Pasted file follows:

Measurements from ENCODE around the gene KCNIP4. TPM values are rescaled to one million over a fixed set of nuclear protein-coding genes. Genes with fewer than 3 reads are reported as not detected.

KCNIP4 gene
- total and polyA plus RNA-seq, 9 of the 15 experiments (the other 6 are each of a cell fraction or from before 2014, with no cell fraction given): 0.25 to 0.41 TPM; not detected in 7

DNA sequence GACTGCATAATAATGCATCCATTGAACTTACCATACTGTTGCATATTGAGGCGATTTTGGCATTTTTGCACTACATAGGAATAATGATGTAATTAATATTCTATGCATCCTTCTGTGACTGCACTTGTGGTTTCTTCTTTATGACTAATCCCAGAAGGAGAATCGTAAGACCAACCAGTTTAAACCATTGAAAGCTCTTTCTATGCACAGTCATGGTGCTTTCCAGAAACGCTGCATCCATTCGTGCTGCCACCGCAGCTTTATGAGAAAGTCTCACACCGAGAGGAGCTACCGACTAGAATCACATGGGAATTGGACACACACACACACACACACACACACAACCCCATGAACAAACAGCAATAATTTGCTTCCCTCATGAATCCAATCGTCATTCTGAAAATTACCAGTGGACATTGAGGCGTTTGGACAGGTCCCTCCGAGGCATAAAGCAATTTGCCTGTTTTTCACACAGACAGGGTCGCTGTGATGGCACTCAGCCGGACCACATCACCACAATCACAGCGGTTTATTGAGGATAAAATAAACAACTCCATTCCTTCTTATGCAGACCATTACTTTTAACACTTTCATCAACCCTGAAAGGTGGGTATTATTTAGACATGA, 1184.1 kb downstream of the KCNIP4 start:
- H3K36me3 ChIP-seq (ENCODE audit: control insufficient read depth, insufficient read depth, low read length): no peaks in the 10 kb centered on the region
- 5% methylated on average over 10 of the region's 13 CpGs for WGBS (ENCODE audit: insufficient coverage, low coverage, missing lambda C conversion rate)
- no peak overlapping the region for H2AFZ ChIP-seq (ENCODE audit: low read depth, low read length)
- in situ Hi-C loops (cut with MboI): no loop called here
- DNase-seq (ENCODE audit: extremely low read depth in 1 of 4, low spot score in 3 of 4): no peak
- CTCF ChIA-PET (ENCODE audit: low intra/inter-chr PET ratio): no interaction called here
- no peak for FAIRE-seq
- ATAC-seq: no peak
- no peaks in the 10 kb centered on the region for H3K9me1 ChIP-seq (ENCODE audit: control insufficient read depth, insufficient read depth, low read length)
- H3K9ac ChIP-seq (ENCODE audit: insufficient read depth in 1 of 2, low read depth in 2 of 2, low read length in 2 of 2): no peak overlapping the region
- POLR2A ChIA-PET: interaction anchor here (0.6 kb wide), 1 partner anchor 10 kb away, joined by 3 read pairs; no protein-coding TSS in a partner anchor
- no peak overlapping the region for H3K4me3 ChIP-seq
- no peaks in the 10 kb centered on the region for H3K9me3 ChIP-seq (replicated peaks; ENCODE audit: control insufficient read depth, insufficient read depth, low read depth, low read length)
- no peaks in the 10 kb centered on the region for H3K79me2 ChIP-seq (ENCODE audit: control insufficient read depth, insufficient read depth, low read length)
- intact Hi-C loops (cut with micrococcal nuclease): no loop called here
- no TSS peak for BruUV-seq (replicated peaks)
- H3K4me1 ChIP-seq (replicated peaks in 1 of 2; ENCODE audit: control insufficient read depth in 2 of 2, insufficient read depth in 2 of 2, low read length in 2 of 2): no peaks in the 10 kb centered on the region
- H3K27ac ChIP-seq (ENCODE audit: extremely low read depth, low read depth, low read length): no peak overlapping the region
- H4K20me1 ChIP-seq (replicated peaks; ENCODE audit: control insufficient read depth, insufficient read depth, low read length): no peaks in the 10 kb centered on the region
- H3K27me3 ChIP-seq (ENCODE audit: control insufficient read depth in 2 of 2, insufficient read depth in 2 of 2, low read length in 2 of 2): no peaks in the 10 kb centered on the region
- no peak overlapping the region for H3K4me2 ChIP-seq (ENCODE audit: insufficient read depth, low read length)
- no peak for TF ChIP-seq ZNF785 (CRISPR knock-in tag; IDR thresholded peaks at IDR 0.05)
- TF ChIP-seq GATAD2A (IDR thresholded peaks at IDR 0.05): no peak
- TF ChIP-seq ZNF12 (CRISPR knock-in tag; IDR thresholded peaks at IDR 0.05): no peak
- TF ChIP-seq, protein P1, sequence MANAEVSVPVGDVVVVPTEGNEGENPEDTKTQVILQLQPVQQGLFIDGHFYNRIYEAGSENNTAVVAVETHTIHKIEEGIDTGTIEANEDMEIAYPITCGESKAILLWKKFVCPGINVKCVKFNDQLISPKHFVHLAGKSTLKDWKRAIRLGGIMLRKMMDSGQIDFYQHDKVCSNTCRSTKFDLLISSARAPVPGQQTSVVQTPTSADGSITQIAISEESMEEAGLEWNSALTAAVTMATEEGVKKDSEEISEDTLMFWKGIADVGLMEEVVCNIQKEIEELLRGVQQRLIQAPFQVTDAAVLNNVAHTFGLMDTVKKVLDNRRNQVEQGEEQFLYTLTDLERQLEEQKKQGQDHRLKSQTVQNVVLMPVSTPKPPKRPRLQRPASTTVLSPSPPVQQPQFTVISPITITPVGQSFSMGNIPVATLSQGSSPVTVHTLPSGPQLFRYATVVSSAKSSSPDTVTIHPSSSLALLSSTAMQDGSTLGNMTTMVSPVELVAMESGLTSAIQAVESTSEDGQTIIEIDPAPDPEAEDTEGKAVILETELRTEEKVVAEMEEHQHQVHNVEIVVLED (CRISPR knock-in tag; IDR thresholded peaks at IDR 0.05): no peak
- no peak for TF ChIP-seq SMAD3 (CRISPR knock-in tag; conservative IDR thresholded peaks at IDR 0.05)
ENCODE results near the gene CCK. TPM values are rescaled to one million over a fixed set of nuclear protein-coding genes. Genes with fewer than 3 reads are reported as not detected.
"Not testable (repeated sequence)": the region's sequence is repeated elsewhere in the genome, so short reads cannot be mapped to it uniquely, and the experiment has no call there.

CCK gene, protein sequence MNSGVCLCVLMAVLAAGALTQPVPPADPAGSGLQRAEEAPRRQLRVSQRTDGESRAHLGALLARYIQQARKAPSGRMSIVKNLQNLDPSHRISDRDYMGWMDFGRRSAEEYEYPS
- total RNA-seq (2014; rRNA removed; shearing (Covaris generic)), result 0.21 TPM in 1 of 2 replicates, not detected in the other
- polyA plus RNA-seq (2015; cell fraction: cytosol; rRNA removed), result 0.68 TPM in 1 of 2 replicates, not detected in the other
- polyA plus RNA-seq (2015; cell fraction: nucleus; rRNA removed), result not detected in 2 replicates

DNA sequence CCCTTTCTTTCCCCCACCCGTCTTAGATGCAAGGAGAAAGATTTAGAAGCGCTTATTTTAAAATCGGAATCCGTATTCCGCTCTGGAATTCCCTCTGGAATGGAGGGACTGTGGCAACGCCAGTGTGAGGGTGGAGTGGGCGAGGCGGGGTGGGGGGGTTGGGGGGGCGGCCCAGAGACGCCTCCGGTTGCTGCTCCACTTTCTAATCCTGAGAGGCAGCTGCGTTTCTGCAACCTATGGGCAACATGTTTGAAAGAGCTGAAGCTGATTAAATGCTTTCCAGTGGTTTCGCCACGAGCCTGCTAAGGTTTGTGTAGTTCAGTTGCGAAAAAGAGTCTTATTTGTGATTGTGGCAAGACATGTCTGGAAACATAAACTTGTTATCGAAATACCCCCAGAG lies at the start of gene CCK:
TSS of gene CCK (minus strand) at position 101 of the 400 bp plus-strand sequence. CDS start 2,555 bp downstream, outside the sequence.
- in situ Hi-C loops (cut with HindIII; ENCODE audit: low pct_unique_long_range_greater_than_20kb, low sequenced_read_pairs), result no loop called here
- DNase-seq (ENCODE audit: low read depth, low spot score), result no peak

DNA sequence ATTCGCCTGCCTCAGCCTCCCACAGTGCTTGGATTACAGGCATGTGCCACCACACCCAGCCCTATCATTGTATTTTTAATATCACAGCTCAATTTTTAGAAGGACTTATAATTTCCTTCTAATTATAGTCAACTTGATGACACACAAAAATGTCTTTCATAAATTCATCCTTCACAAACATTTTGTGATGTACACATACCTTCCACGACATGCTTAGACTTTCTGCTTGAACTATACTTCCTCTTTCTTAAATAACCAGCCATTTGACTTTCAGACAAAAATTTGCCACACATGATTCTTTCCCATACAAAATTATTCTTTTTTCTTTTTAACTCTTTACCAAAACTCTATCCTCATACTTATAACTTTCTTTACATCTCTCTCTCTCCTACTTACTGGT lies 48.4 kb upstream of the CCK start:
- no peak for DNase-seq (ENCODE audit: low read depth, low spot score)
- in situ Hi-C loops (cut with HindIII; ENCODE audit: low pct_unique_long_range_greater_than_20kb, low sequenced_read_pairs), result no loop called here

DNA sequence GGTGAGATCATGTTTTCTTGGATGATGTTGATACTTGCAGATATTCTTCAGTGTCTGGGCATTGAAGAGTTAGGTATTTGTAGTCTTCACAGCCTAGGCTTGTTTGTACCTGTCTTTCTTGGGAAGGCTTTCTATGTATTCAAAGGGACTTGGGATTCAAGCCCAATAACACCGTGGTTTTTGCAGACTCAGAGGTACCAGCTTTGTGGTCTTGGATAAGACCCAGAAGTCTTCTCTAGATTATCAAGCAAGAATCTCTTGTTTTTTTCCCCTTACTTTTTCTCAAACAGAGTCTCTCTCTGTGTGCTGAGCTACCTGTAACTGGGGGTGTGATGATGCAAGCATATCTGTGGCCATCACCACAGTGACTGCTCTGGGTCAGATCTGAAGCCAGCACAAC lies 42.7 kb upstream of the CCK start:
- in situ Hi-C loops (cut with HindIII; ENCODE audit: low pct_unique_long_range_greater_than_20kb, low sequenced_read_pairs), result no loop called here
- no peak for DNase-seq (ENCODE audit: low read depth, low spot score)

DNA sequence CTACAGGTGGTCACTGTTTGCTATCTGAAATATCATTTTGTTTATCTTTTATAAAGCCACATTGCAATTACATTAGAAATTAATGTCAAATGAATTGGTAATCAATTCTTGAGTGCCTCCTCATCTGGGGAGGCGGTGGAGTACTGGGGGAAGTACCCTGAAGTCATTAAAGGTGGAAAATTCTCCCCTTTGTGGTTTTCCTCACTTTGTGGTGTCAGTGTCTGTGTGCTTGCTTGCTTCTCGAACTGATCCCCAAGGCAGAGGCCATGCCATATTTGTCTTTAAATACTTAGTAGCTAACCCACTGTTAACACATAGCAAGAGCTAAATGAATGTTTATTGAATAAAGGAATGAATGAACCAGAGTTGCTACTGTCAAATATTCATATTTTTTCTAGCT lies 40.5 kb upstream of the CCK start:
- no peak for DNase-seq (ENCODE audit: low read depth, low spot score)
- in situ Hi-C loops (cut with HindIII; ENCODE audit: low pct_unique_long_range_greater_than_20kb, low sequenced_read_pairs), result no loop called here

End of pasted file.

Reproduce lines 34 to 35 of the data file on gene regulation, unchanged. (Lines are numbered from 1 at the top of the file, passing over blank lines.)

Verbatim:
- total RNA-seq (2014; rRNA removed; shearing (Covaris generic)), result 0.21 TPM in 1 of 2 replicates, not detected in the other
- polyA plus RNA-seq (2015; cell fraction: cytosol; rRNA removed), result 0.68 TPM in 1 of 2 replicates, not detected in the other